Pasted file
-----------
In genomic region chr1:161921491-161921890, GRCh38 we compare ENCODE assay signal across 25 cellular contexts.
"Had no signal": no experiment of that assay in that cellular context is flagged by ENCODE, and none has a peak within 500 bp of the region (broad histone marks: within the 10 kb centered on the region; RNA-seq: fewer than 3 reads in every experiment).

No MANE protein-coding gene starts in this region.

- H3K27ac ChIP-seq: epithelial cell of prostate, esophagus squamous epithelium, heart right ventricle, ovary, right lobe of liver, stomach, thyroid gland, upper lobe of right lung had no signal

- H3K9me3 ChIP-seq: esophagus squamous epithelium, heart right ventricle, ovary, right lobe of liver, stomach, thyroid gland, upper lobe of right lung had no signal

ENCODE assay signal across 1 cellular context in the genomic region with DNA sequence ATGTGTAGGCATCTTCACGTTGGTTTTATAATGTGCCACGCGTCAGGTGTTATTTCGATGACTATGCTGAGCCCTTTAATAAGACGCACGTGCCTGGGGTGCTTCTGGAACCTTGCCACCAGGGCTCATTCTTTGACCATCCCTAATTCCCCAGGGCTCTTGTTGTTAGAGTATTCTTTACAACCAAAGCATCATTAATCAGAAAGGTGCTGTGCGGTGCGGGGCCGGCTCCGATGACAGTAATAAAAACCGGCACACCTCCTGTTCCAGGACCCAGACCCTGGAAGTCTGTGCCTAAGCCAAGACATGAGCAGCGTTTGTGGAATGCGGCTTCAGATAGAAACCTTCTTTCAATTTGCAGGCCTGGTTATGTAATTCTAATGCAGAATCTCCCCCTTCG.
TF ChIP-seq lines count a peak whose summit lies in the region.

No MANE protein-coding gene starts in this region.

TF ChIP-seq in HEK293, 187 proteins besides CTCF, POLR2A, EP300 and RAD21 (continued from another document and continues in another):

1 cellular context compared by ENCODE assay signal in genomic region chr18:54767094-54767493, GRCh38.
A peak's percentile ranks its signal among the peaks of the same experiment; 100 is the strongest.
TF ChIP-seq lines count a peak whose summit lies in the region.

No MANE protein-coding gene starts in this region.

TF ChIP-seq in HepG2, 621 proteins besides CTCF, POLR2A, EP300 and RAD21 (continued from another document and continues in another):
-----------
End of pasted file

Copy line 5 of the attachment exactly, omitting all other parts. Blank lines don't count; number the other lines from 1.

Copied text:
- H3K9me3 ChIP-seq: esophagus squamous epithelium, heart right ventricle, ovary, right lobe of liver, stomach, thyroid gland, upper lobe of right lung had no signal